How secure is Windows 8?

The latest addition to the Windows operating system family has been out for a while now, but is it secure enough for business users? Davey Winder investigates...

Securing Windows 8 is like securing three different operating systems: a legacy Windows desktop: a Windows RunTime and a Windows RunTime running on ARM-based systems.

"This will make it much more difficult for a small business to implement security strategies," he added.

"Organisations that use Windows 8 systems based on x86 technology [PCs] can ensure that existing security tools can continue to be used...but is less clear for systems based on Windows RunTime, [such as] the current Windows Surface tablets."

Secure migrations

So, how can a small business considering the move to Windows 8 ensure the change does not impact on the security of its data and the networks it sits upon?

Qualys's Kandek reckons SMBs will benefit immediately from refreshing their old hardware and the additional security technologies that Windows 8 brings.

The malware test

There is a case for MRDA (Many Rice-Davies Applies) when one security vendor product tests the offerings of another, but recent research from Bitdefender suggests Windows 8 users may find themselves susceptible to malware.

"Windows 8, with Windows Defender running, was infected by 61 of the 385 most popular malware samples in a controlled test carried out by leading virus researchers over the past week," the company said in a statement.

"As a means of protecting a computer from viruses, data theft and other type of malware, Windows Defender is better than nothing," said Catalin Cosoi, chief security strategist at Bitdefender. "But it's not a whole lot better."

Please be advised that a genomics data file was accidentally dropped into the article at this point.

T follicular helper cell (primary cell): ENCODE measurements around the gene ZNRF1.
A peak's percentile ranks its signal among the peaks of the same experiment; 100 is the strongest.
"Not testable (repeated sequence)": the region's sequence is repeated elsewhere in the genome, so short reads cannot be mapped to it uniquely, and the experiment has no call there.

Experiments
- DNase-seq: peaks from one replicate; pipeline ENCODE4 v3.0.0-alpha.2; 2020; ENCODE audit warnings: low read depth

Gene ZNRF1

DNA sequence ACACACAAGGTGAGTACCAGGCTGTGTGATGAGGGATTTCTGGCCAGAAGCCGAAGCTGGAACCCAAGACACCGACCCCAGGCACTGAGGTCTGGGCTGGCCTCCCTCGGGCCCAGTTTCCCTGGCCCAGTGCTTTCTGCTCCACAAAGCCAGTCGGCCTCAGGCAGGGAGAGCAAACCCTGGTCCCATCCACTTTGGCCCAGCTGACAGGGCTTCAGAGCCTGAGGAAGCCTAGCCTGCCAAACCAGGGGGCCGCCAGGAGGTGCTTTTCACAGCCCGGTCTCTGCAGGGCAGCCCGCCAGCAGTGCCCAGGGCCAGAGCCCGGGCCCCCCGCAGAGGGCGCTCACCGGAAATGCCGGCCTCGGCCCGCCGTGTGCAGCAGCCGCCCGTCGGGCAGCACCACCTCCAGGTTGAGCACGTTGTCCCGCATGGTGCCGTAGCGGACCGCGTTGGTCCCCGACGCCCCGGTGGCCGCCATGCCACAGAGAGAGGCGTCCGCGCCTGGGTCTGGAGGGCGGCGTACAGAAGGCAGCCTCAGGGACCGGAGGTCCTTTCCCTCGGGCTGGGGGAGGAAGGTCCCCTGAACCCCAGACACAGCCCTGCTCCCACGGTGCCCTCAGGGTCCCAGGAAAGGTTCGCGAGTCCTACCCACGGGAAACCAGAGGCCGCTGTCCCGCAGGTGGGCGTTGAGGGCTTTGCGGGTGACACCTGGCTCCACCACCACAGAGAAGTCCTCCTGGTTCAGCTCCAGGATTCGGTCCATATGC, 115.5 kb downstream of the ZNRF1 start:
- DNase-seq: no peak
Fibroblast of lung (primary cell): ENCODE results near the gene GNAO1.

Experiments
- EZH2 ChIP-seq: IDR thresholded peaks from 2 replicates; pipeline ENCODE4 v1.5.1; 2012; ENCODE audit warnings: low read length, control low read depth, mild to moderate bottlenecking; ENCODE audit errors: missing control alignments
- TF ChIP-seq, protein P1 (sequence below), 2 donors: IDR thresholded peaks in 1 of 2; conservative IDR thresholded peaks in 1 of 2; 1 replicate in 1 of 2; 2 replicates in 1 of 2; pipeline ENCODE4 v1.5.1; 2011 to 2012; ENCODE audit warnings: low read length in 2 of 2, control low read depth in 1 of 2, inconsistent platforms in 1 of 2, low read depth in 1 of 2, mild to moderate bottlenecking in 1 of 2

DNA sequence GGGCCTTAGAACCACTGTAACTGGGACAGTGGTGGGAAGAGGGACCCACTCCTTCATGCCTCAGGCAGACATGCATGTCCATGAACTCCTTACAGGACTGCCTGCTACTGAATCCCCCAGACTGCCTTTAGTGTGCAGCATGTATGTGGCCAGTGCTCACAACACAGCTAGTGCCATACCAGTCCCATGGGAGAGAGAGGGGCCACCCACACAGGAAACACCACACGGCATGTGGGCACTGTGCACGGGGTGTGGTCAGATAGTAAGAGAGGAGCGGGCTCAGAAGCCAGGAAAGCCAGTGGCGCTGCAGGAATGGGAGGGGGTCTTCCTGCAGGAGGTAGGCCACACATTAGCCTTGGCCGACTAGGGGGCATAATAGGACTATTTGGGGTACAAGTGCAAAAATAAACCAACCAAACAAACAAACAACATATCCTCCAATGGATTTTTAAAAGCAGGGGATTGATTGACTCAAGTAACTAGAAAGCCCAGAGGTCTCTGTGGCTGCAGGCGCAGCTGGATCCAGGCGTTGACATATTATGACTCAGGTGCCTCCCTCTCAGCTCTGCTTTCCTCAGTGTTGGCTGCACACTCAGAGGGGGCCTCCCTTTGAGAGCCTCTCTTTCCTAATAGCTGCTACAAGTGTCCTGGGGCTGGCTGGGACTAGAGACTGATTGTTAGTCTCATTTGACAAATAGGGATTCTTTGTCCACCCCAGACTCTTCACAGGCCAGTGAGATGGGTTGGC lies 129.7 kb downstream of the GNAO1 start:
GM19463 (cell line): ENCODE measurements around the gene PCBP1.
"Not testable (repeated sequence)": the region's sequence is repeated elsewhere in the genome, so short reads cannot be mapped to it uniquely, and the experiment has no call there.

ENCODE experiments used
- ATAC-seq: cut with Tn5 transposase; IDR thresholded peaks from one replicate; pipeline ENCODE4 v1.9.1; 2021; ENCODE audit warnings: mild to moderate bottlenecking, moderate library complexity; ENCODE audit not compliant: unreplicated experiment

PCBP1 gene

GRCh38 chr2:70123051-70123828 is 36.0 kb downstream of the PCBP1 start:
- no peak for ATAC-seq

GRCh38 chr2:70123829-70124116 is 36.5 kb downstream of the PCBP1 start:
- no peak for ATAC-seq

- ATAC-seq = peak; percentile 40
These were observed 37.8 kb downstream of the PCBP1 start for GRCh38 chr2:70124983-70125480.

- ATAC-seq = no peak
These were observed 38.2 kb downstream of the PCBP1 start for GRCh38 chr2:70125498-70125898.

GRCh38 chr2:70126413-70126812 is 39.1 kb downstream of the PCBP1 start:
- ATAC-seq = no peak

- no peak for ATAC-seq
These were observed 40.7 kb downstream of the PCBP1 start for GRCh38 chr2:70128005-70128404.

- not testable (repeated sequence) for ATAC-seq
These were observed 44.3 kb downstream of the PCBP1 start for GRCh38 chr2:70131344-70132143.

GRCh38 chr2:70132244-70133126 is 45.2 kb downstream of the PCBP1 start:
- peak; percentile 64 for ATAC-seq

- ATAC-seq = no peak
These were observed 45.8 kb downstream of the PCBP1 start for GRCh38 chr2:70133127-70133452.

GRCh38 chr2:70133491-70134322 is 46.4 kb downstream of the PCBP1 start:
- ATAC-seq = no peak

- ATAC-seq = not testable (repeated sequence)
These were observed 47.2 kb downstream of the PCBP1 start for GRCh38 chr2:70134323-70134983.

"The migration of normal PCs to Windows 8 is straightforward and the included security technologies, such as the improved Windows Defender, can be considered adequate [enough] for most SMBs," he said.

"A bigger obstacle might be the completely different user interface that will require flexibility and an additional leaning effort from users."

Austin also doubts the move to Windows 8 will cause many problems for SMB users, as long as the vendors the business partners with have updated their solutions to be fully compatible.

That being said, "it is important to treat the inbuilt security features of Windows 8 as providing an increased level of protection, as opposed to a replacement for existing security measures," he said.

"The inclusion of SkyDrive probably poses the biggest threat to the security of a business's data, although this threat also exists on Windows 7, assuming users have been allowed to install cloud based storage applications, such as SkyDrive and DropBox.

"Implementing controls around the movement and encryption of corporate data should be one of the biggest concerns for a business when moving to Windows 8," Austin concluded.

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